The strike situation is getting worse. Rail strikers have been joined by workers taking industrial action in the postal service and on the airlines, with others reportedly considering wildcat action in their support.

It’s true – as I noted last week – that strikes are still rare in historical terms. Compared to the period between 1941 and 1990, 2016 is a positive golden age of industrial relations.

But we have been spoiled in the last 25 years, which makes the current rise in strike action feel quite shocking to people who have largely forgotten 1979, when one hundred times as many working days were lost to strikes.

Of course, the fact that militant unions were much more disruptive before Thatcher’s victory doesn’t mean that we ought to accept the trouble caused by their modern-day counterparts. It’s no comfort to hundreds of thousands trying to commute on Southern trains, or children waiting for their delayed Christmas presents, to know that 40 years ago such outages were commonplace and electricity was rationed as well.

As the number of strikes grow, and new evidence emerges of the strikers’ political motivations, the chorus demanding action from Downing Street inevitably swells.

We’ve yet to hear very much from the Government on the issue, which has raised some eyebrows on the Tory benches and in the press.

Why might that be?

This appears to be another instance of May’s new approach. Downing Street is deeply suspicious of giving in to pressure to make news, and doubts the value of acting for the sake of being seen to act. The Prime Minister’s team judges that instant but ineffective action does more harm than good when it turns out not to achieve anything.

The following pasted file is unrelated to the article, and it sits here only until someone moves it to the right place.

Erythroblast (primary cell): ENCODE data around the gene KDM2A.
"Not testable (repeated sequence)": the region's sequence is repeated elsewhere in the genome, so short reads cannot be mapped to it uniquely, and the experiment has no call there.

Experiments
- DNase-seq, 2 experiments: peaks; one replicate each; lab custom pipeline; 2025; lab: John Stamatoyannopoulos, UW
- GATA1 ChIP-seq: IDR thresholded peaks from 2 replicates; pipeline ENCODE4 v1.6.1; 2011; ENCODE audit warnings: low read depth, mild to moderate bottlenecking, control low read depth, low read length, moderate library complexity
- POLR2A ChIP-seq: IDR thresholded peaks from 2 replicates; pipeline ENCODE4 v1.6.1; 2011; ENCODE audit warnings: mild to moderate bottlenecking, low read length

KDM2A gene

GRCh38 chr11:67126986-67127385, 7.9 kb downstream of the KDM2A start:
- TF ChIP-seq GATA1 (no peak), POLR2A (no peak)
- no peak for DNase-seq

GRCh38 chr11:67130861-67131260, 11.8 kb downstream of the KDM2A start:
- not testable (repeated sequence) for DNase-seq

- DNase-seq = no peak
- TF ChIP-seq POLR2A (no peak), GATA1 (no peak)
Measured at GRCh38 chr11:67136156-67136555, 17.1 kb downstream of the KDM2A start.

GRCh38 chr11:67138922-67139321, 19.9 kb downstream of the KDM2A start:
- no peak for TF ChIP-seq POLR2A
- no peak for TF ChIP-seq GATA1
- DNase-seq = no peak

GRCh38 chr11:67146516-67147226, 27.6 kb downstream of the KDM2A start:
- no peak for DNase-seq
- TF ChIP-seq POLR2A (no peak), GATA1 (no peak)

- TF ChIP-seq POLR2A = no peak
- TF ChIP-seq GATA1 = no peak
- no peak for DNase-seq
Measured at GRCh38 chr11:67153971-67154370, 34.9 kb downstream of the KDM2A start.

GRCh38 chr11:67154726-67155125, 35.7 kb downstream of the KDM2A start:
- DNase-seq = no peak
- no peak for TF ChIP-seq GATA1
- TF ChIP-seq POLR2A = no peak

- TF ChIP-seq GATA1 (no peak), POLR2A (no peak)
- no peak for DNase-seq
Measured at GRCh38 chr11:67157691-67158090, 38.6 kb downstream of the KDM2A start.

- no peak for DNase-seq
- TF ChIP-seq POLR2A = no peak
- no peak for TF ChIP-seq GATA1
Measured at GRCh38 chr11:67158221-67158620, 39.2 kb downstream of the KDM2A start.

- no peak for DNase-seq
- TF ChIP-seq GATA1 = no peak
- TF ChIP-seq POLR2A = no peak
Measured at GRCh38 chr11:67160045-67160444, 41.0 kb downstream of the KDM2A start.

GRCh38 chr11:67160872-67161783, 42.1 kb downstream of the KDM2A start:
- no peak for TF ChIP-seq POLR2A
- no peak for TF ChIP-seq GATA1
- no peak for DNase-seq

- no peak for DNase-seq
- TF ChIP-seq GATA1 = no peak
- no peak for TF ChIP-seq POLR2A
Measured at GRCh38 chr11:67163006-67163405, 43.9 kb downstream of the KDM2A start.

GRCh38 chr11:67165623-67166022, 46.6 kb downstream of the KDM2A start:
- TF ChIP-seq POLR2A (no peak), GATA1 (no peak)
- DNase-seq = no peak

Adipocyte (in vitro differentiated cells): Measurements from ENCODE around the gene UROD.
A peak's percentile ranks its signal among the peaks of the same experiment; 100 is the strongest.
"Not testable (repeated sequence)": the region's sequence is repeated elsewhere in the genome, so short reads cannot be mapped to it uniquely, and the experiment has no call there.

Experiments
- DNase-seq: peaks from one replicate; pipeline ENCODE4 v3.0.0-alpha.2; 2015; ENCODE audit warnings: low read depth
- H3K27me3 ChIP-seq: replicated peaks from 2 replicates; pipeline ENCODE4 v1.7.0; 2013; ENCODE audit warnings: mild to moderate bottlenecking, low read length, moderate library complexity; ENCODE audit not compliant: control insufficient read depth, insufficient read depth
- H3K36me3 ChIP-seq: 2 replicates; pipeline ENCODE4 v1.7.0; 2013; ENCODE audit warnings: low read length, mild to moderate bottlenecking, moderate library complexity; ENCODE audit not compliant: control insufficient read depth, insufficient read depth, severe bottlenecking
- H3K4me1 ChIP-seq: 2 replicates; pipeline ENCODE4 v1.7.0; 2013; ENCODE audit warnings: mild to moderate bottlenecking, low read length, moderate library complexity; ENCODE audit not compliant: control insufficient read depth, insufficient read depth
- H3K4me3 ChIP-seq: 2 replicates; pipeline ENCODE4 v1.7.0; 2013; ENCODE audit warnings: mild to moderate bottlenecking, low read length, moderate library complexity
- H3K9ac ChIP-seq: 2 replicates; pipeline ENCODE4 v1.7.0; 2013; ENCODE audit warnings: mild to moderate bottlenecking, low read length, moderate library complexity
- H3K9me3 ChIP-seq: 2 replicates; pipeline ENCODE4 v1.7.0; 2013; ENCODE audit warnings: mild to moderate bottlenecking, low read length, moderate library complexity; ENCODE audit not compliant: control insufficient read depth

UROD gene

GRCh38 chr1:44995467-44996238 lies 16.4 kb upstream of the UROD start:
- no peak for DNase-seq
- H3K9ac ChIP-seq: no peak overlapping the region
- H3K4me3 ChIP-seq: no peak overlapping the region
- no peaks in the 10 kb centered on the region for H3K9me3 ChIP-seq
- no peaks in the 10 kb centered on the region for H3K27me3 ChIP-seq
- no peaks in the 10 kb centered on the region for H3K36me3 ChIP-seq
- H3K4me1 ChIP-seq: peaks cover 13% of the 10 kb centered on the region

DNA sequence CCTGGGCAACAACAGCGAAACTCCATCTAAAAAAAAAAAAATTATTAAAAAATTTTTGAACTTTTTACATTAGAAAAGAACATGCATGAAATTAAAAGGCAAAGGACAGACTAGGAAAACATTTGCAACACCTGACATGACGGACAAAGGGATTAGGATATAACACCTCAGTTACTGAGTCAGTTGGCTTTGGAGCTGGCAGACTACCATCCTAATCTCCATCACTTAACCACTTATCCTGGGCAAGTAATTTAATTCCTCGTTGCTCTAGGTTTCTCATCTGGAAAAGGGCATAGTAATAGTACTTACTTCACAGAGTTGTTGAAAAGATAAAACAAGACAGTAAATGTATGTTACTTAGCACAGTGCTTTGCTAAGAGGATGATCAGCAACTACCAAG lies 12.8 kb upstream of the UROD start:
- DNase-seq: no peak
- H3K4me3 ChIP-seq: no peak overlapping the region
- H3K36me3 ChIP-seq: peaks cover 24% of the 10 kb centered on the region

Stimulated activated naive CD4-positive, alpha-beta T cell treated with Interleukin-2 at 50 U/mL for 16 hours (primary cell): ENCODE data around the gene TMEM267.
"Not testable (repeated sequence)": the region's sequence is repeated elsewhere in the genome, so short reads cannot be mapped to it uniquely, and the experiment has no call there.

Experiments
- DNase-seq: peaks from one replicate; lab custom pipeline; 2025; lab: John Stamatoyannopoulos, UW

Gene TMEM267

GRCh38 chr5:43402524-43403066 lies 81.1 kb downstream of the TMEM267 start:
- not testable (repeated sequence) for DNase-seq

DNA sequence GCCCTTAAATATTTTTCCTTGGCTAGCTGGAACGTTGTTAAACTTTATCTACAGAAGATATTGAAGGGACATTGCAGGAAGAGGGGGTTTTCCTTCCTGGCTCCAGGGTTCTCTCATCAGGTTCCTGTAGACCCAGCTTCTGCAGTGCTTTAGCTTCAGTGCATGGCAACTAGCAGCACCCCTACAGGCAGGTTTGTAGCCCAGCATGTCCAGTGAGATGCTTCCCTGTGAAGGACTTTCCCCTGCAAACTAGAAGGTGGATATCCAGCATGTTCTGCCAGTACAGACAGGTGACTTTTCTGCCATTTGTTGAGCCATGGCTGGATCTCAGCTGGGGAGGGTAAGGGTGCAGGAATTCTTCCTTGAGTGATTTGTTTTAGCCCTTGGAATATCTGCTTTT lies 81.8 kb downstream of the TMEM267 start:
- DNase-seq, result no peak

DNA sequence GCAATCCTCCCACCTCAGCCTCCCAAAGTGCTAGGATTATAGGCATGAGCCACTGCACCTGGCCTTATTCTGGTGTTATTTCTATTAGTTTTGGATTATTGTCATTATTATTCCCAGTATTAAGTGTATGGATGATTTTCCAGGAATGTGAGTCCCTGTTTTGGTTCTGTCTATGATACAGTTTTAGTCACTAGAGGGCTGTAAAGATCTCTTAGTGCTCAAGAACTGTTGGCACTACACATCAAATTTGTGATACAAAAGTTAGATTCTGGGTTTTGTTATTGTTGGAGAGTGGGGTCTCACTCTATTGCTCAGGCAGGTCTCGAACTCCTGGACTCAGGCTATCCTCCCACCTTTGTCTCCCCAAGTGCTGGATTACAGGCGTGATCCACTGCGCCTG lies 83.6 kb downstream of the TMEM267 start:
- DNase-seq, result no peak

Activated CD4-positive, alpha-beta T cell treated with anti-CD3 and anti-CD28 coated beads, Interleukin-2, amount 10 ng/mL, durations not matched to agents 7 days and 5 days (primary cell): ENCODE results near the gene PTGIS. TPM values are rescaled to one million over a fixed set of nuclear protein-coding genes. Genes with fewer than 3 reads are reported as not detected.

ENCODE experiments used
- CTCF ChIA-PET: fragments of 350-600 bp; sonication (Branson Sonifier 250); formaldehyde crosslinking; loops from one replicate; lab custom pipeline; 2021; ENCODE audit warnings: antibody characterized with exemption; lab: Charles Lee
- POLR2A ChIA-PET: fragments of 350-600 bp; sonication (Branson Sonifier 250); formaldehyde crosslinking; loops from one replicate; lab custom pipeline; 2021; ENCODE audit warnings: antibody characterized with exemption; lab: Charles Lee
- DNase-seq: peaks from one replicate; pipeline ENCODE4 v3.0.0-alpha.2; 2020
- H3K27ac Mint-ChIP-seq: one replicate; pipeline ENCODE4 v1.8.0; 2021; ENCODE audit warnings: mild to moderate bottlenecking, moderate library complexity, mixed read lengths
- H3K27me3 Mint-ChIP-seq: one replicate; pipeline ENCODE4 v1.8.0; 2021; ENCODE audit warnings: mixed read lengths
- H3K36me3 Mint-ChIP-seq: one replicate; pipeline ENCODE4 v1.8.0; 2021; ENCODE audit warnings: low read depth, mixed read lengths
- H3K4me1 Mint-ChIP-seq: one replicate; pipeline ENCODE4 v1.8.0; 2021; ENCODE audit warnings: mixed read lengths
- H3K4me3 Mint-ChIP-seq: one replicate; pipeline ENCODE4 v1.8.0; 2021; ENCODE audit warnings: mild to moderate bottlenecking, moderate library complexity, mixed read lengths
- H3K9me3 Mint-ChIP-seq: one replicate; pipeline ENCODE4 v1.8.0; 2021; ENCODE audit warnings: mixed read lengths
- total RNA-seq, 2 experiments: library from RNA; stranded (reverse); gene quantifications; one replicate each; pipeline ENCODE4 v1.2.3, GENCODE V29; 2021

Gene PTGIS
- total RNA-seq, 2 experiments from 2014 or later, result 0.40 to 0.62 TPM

That isn’t to say May won’t act, but she will only do so if there’s a practical plan that will work.

New rules on strike ballots will come in next year, but wouldn’t affect the current Southern strike.

Further, stricter legislation – forbidding rail strikes outright, for example – also wouldn’t prevent the current strike, but might bring benefits later on.

That would come with a raft of other problems, though: could May rely on her Commons majority for such a radical proposal? And if MPs did vote it through, it would be sure to get bogged down in the Lords – sparking a new clash with the Upper Chamber which could threaten the progress of other legislation such as that required to deliver Brexit.

Looked at through that lens, therefore, it’s easier to understand why the Government is wary of the potential pitfalls of kneejerk action.

Demands for a firmer response – from MPs, voters and the press – won’t go away. An Opposition which was concerned about the impact of strikes on the public might make Ministers squirm on the topic. But Corbyn’s lifelong support for strikes in any and every circumstance makes it easier for Downing Street to wait for the right solution, rather than grasping at any passing straw.